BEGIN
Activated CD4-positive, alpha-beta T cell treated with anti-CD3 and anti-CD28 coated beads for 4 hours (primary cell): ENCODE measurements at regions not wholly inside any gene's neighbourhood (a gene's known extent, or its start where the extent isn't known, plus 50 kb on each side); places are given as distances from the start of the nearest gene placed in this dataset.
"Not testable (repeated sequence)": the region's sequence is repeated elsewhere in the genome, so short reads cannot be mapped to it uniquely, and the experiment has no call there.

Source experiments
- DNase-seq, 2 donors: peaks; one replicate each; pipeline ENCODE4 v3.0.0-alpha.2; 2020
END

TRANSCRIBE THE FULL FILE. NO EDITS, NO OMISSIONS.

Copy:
Activated CD4-positive, alpha-beta T cell treated with anti-CD3 and anti-CD28 coated beads for 4 hours (primary cell): ENCODE measurements at regions not wholly inside any gene's neighbourhood (a gene's known extent, or its start where the extent isn't known, plus 50 kb on each side); places are given as distances from the start of the nearest gene placed in this dataset.
"Not testable (repeated sequence)": the region's sequence is repeated elsewhere in the genome, so short reads cannot be mapped to it uniquely, and the experiment has no call there.

Source experiments
- DNase-seq, 2 donors: peaks; one replicate each; pipeline ENCODE4 v3.0.0-alpha.2; 2020